S.F. Police Claim Surge in Killings Has Slowed As They Are Jailing 'The Baddest of The Bad'
A police effort to identify and target San Francisco's most violent predators and subject them to federal prosecution has helped slash the city's homicide rate in the second half of 2004 by nearly 40 percent, authorities say.
The city had been averaging nine slayings a month by midyear, a rate that would have pushed the total to well over 100 for 2004 and made this the deadliest year in San Francisco since 1995.
The burst of killings promptly moved to the top of new Mayor Gavin Newsom's agenda. He showed up at homicide scenes and talked with potential witnesses, and when investigators grumbled, he made life hard for the Police Department. At one point, he called police homicide clearance rates "a problem that needs to be solved." A month later, they were "an outrage and inexcusable. "
In the second half of the year, the number of homicides dropped to roughly five a month -- a turnaround that dispelled fears of a long summer of gang bloodshed in the most violent-prone neighborhoods and some public housing projects.
The city's homicide total still exceeds the 70 recorded in 2003. Through Dec. 22, there had been 85 killings in San Francisco this year, but only 32 of those have happened since July 1.
The most important factor in the decline, police say, is authorities' attempt to take those they consider the most violent, incorrigible criminals off the streets with the help of the federal "Triggerlock" law, which provides for prison terms of 10 years or more for felons who are caught with a gun.
"We are targeting specific people -- the most violent people, with the worst records," said Lt. John Murphy of the gang task force. "We're not just doing a shotgun approach. We have picked a certain number of people from a specific gang and picked them up."
"The program is definitely working," said Capt. Kevin Cashman of the department's investigations bureau. "We're very happy about it."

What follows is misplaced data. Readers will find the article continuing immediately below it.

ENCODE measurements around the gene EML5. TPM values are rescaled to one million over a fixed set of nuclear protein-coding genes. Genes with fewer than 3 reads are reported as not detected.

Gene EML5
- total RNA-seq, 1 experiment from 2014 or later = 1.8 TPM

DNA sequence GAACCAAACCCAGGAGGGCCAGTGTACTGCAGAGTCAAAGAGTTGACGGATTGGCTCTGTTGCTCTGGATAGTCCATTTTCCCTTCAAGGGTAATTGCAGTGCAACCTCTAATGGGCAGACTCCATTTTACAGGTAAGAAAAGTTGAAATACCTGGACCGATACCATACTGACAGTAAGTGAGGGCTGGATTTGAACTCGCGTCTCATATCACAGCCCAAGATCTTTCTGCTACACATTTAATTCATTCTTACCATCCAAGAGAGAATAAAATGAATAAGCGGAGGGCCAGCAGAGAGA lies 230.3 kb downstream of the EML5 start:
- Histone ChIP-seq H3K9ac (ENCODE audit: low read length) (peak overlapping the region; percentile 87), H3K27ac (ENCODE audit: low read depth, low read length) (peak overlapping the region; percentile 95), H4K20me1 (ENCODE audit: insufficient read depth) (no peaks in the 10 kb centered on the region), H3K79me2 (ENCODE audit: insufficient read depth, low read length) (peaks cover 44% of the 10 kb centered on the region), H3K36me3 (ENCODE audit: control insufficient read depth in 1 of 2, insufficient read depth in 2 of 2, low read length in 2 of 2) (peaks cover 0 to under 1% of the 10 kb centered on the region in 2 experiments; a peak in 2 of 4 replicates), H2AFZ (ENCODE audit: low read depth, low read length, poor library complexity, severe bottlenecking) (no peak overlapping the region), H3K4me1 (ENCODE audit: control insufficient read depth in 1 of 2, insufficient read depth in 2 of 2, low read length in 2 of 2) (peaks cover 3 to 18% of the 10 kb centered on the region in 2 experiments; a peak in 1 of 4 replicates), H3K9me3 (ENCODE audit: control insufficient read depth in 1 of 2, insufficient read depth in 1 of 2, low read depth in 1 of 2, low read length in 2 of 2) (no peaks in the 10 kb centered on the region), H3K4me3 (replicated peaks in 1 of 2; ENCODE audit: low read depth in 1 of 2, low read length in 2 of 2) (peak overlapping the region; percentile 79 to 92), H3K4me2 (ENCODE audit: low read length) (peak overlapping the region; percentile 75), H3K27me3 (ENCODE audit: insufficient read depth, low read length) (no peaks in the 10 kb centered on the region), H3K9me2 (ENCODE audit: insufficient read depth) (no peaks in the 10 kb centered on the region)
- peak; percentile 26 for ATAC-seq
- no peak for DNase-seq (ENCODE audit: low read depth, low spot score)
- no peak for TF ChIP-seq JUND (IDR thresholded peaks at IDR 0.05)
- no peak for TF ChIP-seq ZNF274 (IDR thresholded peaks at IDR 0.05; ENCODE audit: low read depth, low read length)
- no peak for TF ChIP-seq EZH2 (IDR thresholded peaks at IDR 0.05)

Authorities have had trouble building criminal cases or even arresting suspects in gang homicides, partly because fear of retaliation makes witnesses reluctant to come forward. Of the 43 killings this year that investigators consider gang-related, police have made murder arrests in only five and have secured warrants for three other suspects.
Often, however, investigators are convinced that they know who's responsible for gun violence, which has caused 60 of this year's homicides. "That's based upon information we have from confidential informants, and information from victims' families about witnesses who will not come forward to police," said Lt. John Hennessey, head of the homicide detail.
That frustration led police last spring to draw up a list of 62 people they believed were responsible for a disproportionate share of the violence, including a "Top 40" list of suspects out of custody and living in the southeastern part of the city. The idea was to arrest them on whatever charges police could find, then check for guns.
Twenty of those 40 have since been arrested and charged -- not with murder, but with violating the Triggerlock law or narcotics offenses.
Assistant U.S. Attorney Thomas "Tippy" Mazzucco said his boss, U.S. Attorney Kevin Ryan, had stressed the need to step up efforts earlier this year.
"When the homicide rate really picked up, Mr. Ryan was concerned that we do what we can to help the city," Mazzucco said.
Similar efforts have been started in other cities, including Richmond and East Palo Alto, he said.
Despite the decrease in homicides, not everyone in southeastern neighborhoods thinks police are doing enough. Cathy Tyson, a leader of the group Mothers of Homicide Victims, said the results have been mixed at best.
"They are making arrests, and people are getting right back out," Tyson said.
"I'm glad the total number is lower," she said, but added that police appear to be focusing on members of one Bayview gang, called Westmob.
"I don't see them making those arrests in other neighborhoods," she said.
Another parent of a homicide victim, Barbara George, a Muni driver whose son was slain in 1995, said she is encouraged by the police effort.
"I think that is something they should have stepped up a long time ago," she said. "We have long been saying, 'Pick them up for anything and get them off the street.' "